Nature Poem (Paperback)
Tommy Pico is your new favorite poet and I know he's your new favorite poet because he's my new favorite poet and probably Sherman Alexie's and Eileen Myles' new favorite poet too. He captures not just the spirit but, like, the language of our time. Nature Poem seems to pick up almost where his award-winning and ingenious IRL left off. It harnesses that momentum, runs with it, and spams your inbox with this book-length poem about Teebs, a queer Native American poet living in Brooklyn who can't write about nature. It's a timely search for a reconciliation with one's history and identity, full of hard and damning truths. -Eric— From Summer Booknotes 2017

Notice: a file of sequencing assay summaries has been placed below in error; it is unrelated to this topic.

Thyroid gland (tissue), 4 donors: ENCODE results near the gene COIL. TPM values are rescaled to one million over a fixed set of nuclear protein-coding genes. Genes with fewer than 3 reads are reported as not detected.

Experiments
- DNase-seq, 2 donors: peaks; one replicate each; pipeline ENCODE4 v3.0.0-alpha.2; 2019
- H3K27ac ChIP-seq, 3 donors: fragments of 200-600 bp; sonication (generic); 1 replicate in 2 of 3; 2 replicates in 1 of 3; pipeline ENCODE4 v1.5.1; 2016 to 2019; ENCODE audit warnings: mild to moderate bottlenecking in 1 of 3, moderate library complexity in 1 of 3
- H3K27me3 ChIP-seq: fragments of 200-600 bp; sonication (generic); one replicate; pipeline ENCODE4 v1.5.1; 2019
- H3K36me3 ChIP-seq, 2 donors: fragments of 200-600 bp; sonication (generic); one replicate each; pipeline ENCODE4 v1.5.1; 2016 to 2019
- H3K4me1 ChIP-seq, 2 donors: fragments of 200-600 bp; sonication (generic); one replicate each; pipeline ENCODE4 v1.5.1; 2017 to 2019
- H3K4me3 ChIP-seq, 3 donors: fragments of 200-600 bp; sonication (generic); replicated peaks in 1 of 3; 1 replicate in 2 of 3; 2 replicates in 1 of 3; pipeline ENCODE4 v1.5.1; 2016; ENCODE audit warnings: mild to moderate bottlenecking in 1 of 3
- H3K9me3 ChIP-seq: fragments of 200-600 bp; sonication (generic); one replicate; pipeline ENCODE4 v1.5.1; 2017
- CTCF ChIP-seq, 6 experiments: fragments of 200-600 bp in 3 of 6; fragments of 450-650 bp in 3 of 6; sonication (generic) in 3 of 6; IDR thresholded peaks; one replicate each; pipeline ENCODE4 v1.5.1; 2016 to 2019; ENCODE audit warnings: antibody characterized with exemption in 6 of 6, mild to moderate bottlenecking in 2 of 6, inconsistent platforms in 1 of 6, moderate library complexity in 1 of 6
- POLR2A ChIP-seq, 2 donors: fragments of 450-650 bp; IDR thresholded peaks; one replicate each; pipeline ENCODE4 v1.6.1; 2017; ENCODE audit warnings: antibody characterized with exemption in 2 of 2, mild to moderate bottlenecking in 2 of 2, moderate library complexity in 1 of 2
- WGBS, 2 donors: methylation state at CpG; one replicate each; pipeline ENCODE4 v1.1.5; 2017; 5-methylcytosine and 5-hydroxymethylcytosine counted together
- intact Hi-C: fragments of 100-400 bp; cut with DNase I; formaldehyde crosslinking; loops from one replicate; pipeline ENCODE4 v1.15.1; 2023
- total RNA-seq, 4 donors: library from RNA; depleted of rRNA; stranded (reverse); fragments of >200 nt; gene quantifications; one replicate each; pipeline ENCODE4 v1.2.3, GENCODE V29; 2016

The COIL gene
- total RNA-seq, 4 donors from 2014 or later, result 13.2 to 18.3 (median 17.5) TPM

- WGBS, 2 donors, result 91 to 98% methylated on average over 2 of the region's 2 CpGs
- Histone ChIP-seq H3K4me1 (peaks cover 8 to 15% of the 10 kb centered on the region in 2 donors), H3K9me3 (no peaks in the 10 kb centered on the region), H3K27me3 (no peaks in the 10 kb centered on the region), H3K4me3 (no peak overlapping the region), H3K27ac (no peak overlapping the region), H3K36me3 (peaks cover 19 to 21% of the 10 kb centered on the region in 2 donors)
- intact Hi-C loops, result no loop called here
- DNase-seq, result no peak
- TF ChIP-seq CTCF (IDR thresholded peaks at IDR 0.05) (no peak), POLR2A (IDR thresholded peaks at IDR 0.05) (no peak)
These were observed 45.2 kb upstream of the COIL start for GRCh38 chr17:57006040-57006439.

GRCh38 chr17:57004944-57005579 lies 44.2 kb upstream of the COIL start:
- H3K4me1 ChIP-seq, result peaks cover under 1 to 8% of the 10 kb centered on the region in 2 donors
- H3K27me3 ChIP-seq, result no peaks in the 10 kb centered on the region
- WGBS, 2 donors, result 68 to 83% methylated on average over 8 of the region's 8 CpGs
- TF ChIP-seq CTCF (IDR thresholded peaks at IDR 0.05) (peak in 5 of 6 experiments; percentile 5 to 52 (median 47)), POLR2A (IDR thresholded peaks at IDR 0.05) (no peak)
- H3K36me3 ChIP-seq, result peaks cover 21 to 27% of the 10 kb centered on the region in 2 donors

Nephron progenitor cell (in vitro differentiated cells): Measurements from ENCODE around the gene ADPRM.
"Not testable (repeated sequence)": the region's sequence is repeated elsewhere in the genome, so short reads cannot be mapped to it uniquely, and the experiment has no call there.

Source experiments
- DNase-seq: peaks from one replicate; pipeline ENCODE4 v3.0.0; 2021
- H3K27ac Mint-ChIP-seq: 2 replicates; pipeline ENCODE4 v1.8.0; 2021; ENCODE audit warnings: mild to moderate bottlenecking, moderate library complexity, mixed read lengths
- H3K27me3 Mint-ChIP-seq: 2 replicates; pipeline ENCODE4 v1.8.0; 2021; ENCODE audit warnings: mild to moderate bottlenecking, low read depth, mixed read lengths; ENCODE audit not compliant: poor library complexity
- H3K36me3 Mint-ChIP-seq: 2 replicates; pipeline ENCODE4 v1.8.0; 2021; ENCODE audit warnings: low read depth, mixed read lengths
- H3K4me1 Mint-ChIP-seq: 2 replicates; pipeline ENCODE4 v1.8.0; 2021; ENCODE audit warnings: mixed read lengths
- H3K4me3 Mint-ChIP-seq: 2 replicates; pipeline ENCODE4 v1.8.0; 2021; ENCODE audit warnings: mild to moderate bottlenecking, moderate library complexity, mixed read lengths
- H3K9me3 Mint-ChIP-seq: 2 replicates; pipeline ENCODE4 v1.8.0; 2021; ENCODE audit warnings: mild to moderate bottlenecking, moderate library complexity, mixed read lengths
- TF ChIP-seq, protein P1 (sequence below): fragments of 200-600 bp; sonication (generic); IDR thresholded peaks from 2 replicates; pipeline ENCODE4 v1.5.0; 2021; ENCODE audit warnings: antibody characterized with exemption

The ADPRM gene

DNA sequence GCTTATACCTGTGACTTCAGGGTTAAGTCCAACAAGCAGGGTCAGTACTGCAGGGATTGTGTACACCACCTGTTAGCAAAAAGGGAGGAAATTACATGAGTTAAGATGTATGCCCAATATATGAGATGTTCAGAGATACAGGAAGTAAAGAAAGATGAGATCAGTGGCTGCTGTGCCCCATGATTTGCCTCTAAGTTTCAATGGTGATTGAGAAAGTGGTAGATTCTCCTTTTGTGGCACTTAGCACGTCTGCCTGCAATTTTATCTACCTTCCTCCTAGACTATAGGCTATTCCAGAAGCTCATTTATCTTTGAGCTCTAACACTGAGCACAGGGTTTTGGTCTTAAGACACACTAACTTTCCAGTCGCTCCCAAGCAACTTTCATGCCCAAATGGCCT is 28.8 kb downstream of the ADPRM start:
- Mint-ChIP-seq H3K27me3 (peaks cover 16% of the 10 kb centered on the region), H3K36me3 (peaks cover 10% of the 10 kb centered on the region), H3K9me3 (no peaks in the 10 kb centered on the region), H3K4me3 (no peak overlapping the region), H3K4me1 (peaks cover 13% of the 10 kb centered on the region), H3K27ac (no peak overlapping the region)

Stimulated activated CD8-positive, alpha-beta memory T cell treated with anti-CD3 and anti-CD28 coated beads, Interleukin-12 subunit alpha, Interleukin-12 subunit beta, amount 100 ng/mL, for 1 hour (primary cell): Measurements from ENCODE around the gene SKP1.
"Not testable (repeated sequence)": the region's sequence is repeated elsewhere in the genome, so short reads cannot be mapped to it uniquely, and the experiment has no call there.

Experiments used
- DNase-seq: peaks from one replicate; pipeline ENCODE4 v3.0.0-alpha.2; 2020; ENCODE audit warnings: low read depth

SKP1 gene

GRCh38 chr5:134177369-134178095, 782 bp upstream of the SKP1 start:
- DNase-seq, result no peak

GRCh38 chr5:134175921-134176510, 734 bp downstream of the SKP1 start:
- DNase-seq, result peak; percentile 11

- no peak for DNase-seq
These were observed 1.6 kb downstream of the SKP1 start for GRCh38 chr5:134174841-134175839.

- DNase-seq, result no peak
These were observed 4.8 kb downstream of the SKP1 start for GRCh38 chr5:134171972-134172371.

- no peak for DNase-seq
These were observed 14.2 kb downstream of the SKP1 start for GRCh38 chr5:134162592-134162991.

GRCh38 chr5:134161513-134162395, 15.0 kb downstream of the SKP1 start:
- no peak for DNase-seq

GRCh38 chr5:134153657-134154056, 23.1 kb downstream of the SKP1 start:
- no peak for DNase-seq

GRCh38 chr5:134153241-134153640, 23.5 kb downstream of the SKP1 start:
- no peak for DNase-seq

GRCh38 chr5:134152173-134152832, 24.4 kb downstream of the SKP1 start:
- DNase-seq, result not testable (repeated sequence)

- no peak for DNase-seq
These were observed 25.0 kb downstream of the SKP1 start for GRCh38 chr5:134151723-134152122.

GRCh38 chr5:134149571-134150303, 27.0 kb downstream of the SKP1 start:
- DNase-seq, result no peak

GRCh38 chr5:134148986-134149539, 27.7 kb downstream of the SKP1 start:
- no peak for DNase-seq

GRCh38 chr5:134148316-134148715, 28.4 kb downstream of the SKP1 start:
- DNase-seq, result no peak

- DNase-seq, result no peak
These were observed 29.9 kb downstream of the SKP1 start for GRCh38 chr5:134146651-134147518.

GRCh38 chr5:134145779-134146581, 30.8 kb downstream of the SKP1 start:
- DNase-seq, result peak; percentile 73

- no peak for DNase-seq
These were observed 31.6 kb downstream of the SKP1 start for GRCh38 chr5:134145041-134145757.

Nature Poem follows Teebs--a young, queer, American Indian (or NDN) poet--who can't bring himself to write a nature poem. For the reservation-born, urban-dwelling hipster, the exercise feels stereotypical, reductive, and boring. He hates nature. He prefers city lights to the night sky. He'd slap a tree across the face. He'd rather write a mountain of hashtag punchlines about death and give head in a pizza-parlor bathroom; he'd rather write odes to Aretha Franklin and Hole. While he's adamant--bratty, even--about his distaste for the word "natural," over the course of the book we see him confronting the assimilationist, historical, colonial-white ideas that collude NDN people with nature. The closer his people were identified with the "natural world," he figures, the easier it was to mow them down like the underbrush. But Teebs gradually learns how to interpret constellations through his own lens, along with human nature, sexuality, language, music, and Twitter. Even while he reckons with manifest destiny and genocide and centuries of disenfranchisement, he learns how to have faith in his own voice.